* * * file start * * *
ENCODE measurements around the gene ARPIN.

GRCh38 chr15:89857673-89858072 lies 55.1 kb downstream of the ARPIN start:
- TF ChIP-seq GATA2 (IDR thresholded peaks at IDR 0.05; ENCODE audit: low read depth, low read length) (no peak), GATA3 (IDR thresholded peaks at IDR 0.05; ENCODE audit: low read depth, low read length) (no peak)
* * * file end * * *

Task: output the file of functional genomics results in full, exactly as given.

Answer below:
ENCODE measurements around the gene ARPIN.

GRCh38 chr15:89857673-89858072 lies 55.1 kb downstream of the ARPIN start:
- TF ChIP-seq GATA2 (IDR thresholded peaks at IDR 0.05; ENCODE audit: low read depth, low read length) (no peak), GATA3 (IDR thresholded peaks at IDR 0.05; ENCODE audit: low read depth, low read length) (no peak)